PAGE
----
12.  NOT HAVING TO DUMP OUR SEWAGE WEEKLY.  I don’t care how fancy or expensive of an RV you have, if you live in an RV you’re going to have to deal with your poop on the regular.

13.  CLOTHES.  I’m kind of shocked I’ve managed to fit four seasons worth of clothing inside one Rubbermaid bin for the last year.  The 20 year old me that thought she was going to be a fashion designer would be appalled, but I made it work. At this point I’m not even sure what’s inside the boxes I’ve packed away but I’m pretty excited to have a little more clothing variety in my life again.


As much of a hassle as all these things may sound like, they were all worth it to be able to hitch up and drive our house down the road.  To take it anywhere we wanted to go and live wherever we wanted for as long as we wanted.  Mark & I rarely complained about these things as we knew it was what we signed up for. They were simply the trade-off for not having a mortgage or any responsibilities of homeownership for the last year.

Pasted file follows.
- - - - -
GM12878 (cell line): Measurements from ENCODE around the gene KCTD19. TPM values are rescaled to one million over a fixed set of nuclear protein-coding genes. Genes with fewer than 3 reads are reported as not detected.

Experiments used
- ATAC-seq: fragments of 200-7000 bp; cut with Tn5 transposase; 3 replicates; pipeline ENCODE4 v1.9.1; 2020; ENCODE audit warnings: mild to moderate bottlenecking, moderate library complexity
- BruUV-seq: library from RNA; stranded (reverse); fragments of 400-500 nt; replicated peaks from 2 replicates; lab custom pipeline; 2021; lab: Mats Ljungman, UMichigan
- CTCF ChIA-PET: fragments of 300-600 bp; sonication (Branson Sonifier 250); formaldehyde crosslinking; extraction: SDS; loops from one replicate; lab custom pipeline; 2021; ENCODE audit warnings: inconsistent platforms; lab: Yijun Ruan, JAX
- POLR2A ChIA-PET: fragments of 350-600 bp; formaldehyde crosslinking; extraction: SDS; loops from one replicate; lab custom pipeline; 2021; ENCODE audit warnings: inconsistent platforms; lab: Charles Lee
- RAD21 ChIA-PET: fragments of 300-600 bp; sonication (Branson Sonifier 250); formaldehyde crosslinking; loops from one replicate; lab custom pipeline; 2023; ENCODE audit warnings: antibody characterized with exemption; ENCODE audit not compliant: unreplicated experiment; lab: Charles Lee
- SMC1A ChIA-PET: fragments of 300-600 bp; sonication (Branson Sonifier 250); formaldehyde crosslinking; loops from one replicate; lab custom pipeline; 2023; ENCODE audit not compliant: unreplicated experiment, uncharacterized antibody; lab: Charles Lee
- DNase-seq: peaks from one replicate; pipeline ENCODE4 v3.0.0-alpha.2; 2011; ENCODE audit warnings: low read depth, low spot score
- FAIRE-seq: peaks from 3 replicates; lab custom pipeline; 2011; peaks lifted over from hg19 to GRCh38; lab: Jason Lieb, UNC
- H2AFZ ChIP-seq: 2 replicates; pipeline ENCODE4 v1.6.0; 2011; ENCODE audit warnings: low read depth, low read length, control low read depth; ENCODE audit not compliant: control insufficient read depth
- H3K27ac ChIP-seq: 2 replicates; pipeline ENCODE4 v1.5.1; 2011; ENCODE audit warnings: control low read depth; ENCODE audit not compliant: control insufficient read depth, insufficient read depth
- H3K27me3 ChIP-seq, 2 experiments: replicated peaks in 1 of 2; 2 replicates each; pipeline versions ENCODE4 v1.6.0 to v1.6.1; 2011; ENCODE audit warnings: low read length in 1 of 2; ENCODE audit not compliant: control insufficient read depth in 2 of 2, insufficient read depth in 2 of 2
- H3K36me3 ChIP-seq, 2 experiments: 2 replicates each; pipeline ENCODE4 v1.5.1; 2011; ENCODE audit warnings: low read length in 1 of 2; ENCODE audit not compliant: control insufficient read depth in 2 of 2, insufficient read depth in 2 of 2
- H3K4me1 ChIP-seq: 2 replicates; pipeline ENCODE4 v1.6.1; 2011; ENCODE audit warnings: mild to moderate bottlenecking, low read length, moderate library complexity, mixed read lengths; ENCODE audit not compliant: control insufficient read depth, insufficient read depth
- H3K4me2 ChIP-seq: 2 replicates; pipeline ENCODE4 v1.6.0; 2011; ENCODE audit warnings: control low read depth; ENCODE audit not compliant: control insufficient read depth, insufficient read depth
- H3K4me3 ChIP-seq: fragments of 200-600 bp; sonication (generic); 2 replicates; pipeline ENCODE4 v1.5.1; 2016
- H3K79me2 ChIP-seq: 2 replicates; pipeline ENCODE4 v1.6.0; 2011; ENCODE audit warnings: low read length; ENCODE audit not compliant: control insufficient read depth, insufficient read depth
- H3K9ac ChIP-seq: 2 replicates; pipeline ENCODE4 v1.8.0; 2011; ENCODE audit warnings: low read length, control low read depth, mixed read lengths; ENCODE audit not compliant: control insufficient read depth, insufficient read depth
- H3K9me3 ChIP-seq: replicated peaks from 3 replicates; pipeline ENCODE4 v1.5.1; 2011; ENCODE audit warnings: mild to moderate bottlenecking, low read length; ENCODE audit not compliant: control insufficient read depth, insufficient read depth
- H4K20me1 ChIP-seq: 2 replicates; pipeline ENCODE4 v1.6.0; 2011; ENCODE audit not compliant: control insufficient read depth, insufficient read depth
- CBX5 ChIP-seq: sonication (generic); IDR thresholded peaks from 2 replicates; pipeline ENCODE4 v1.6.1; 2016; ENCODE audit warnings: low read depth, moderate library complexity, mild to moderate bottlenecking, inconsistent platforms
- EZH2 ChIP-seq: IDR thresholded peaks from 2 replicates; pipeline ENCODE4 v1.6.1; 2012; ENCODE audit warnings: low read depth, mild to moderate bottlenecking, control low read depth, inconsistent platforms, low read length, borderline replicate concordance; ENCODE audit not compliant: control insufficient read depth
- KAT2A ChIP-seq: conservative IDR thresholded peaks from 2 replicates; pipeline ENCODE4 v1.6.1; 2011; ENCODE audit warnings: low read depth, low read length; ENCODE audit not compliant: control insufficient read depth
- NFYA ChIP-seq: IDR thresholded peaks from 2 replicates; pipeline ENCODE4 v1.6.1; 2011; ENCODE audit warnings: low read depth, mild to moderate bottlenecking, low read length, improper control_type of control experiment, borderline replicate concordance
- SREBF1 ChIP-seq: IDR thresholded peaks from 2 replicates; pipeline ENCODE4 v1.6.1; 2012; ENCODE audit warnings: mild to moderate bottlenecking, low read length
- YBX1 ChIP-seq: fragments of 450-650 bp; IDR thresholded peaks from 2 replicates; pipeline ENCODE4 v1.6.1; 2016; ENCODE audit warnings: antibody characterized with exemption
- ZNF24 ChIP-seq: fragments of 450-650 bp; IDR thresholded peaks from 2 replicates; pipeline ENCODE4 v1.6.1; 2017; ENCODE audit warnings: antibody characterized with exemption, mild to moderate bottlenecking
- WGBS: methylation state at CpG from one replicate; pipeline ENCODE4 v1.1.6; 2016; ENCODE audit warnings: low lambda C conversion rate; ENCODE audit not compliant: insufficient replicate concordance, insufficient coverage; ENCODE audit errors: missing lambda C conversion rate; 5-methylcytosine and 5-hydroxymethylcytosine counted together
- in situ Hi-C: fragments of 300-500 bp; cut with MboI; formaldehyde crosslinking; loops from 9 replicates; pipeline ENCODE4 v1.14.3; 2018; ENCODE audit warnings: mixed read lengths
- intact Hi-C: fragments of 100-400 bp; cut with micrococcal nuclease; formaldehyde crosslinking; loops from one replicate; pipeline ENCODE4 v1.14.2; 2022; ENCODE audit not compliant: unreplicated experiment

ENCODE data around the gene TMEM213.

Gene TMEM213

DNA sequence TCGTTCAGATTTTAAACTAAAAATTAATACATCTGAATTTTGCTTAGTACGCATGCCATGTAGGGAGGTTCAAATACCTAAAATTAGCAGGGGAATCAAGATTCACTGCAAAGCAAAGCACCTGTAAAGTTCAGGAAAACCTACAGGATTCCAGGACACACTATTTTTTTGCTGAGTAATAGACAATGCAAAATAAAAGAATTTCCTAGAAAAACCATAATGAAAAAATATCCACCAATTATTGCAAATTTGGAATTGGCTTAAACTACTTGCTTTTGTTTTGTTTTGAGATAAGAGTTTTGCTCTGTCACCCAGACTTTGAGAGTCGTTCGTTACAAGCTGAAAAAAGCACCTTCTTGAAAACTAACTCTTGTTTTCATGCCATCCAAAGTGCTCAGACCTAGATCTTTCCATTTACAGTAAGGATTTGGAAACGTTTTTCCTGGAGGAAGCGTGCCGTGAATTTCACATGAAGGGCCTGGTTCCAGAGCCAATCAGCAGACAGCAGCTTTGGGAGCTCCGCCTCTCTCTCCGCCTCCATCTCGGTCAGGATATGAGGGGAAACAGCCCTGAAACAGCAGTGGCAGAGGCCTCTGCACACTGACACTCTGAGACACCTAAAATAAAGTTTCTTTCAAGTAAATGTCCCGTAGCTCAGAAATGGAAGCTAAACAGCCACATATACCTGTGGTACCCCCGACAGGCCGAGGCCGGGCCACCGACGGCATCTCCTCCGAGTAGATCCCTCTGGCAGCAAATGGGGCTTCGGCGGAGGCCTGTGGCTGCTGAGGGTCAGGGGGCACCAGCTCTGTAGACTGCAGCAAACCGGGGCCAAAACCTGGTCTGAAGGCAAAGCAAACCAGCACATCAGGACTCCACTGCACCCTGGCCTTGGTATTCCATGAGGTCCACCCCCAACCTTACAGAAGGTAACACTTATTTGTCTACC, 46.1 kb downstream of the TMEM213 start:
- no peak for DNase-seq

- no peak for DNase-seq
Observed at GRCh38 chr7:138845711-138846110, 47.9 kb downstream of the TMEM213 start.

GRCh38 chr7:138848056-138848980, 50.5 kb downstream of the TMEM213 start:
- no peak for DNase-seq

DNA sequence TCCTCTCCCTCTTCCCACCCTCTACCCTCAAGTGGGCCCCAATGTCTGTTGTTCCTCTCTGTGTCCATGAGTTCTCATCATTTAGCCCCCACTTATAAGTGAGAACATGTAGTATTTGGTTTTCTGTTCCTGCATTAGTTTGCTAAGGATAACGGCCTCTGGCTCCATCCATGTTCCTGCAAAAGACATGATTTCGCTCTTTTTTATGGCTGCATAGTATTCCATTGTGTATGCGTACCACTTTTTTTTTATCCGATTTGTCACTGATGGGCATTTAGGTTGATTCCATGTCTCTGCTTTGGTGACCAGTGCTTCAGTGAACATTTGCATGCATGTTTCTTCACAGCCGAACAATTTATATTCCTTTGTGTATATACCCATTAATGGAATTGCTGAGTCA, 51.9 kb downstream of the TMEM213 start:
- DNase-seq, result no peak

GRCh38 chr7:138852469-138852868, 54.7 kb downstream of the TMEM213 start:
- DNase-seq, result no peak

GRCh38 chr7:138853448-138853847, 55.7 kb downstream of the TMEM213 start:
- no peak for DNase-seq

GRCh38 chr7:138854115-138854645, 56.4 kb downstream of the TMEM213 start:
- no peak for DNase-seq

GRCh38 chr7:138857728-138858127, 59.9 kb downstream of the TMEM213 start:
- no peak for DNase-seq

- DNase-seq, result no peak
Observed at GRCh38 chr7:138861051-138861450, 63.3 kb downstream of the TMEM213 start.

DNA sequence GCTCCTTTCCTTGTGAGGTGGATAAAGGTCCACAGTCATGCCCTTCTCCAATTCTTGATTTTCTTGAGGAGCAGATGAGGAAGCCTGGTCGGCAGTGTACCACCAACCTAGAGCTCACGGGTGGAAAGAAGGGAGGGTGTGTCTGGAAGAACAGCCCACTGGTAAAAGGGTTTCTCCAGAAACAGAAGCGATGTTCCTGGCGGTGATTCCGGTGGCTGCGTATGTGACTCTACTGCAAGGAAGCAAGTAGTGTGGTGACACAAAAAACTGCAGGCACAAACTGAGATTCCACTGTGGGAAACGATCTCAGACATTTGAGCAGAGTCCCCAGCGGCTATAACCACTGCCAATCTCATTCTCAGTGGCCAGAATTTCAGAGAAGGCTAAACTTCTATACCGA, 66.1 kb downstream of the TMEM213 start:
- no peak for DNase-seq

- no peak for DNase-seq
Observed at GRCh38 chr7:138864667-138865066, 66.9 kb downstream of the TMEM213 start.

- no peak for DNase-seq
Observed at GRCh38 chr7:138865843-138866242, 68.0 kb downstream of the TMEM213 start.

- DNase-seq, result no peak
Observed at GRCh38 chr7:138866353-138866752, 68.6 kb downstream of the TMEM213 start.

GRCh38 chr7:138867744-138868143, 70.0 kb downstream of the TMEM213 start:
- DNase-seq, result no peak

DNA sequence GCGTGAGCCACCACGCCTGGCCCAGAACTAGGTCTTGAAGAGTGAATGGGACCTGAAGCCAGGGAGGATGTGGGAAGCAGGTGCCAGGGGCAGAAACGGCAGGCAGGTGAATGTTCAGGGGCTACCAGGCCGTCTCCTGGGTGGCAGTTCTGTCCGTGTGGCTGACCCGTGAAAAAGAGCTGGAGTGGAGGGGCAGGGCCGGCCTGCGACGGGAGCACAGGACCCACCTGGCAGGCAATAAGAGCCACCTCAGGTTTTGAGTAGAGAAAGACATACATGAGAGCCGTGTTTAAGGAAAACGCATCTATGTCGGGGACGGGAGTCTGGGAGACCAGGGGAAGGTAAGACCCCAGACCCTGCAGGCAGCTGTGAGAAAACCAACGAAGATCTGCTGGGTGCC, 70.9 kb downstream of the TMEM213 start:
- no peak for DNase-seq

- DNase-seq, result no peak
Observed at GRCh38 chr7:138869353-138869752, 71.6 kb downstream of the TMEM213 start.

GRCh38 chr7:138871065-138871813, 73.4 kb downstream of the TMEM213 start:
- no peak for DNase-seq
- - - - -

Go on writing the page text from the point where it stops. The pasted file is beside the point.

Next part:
Everything in life has it’s pros and cons.  The key is to focus on the pros.  To be grateful for what we have rather than dwell on what we don’t.  The opportunity to live unconventionally for the last year while rediscovering what’s most important to me is something I’ll forever be thankful for.  And 6 weeks from now, when I finally cook that delicious meal, take a long, hot shower and climb in to my king size bed, you better believe I’m going to be the happiest girl this side of the Rocky Mountains.

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By Michele

Michele

Hi, I'm Michele, a nomadic wedding photographer and lover of the great outdoors. I live on the road full-time and document my adventures daily. This is my personal blog where I share and record my thoughts on living simply and intentionally with less debt and more freedom. Check out my wedding and portrait photography at http://www.oncwest.com